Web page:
- More than 2,500 industrial buildings have been converted into office buildings, making it by far the most popular use-type to convert for office use.
- 90% of all office building adaptive reuses have occurred in the last 40 years.
- Minneapolis, Portland and Milwaukee join NYC, LA and Boston in top cities for adaptive reuses.
Adaptive reuse — converting buildings that were once used for one purpose into other uses — has been a popular investment for decades. And, as the American economy shifted from manufacturing to services, the need for more office space exploded. Add in the emergent trends of large, open and creative spaces and it’s no wonder that old industrial buildings have been a go-to for adaptive reuse projects. In fact, of all office building adaptive reuse projects in the last century, 61% were converted from industrial space. The second-most converted was retail at 19%.
The 80’s Catapult Office Conversions as Economy Transitions from Industry to Services
Adaptive reuse isn’t new, even for office real estate. But it really didn’t take off until the 1980s. The Industrial Revolution set the stage for large manufacturers that grew even larger with the expansion of railroad networks across the country. Steel and shipbuilding became even bigger business. Meanwhile, technological advancements in radio and electronics — in combination with the consumer-centric boom that occurred after World War II — added gasoline to the industrial fire throughout the nation.
Of all the conversions to office space in the last 100 years, only 3% took place in the first five decades of the 20th century. The 1960s brought with it slightly more adaptive reuses — accounting for 2% of the total — while 5% of them took place in the 70s.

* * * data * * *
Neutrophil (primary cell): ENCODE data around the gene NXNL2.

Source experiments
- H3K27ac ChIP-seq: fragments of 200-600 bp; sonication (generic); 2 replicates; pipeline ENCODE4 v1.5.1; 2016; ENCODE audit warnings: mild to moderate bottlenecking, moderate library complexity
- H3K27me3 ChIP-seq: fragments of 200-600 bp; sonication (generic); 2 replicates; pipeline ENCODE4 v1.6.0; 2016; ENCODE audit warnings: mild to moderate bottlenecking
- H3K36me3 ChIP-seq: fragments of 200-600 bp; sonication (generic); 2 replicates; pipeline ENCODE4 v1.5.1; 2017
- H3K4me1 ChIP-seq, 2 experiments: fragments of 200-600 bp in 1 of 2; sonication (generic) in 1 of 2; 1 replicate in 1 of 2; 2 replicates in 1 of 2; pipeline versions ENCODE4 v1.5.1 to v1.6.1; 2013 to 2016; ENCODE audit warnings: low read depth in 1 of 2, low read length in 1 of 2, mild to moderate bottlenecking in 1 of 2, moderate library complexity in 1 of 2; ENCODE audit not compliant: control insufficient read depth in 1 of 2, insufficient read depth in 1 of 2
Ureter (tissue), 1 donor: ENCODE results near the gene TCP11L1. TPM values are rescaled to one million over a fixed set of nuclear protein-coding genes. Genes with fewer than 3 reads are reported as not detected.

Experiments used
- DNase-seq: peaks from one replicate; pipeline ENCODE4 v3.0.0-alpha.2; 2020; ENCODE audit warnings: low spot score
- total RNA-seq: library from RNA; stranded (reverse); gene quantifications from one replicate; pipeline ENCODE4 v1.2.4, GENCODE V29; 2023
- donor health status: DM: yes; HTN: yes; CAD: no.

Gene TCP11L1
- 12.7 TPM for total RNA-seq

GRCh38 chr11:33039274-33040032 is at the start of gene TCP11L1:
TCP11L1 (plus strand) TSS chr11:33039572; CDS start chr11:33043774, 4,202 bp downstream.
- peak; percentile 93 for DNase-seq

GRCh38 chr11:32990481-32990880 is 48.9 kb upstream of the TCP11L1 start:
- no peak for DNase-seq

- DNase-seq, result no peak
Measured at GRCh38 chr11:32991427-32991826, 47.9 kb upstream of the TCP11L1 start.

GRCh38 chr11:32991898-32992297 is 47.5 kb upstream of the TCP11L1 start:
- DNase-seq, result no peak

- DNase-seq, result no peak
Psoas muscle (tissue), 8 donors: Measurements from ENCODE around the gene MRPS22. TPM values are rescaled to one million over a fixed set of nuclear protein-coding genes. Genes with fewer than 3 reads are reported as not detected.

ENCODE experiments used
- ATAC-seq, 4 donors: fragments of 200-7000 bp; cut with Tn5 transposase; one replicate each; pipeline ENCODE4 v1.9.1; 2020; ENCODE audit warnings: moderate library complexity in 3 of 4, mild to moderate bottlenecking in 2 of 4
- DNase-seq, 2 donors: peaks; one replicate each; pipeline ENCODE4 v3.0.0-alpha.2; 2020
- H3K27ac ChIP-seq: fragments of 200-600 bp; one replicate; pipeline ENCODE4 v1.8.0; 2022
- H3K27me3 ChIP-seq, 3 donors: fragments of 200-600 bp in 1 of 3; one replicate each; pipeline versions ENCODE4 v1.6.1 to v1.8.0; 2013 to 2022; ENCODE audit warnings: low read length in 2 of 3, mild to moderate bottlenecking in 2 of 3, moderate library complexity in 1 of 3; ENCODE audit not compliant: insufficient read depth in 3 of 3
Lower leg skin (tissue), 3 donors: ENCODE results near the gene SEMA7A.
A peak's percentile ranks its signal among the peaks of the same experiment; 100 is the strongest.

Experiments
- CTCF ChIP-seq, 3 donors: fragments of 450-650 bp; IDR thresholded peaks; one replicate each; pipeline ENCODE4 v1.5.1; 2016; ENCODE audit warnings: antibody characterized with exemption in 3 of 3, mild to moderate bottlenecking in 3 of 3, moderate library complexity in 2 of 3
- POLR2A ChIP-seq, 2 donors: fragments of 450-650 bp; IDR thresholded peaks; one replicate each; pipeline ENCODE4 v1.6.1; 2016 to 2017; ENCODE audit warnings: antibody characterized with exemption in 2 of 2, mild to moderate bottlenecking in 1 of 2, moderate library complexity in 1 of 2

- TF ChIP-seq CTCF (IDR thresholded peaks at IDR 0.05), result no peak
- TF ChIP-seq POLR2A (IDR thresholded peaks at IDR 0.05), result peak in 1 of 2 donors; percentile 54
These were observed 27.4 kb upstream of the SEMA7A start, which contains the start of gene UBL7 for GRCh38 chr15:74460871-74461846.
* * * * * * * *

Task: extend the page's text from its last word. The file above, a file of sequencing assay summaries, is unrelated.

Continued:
A commercial construction boom coincided with outsourcing and offshoring, which began to draw manufacturing and assembly to other countries. As a result, the need for manufacturing facilities in the United States began to decline and, by the 1980s, the decline was unmistakable. One-fifth of all office conversions in the last century were in the 80’s, representing nearly 68 million square feet across 635 buildings.
In fact, 90% of all buildings that have been converted to office buildings were only completed in the last 40 years. Now, not only can industrial buildings be retrofitted into offices rather quickly, but many are also near important amenities for workers, such as major traffic corridors near the city. They can also be less expensive to acquire, as well.
What’s more, the converted warehouse office building trend only hastened further with the advent of creative and coworking spaces. Not only was it more economical to convert a vacant building, but now, it was cool, too.
Office Adaptive Reuse Cluster in Northeast & Rust Belt States
Not surprisingly, the more dense, historic and industrial a state is, the larger the number of conversions. The northeastern and rust belt states dominate the top of this list, accounting for nearly half of all conversions since 1920. In particular, New York, Massachusetts, Pennsylvania, Illinois, Michigan and Ohio collectively converted 1,572 buildings into office space — 37% of the total conversions.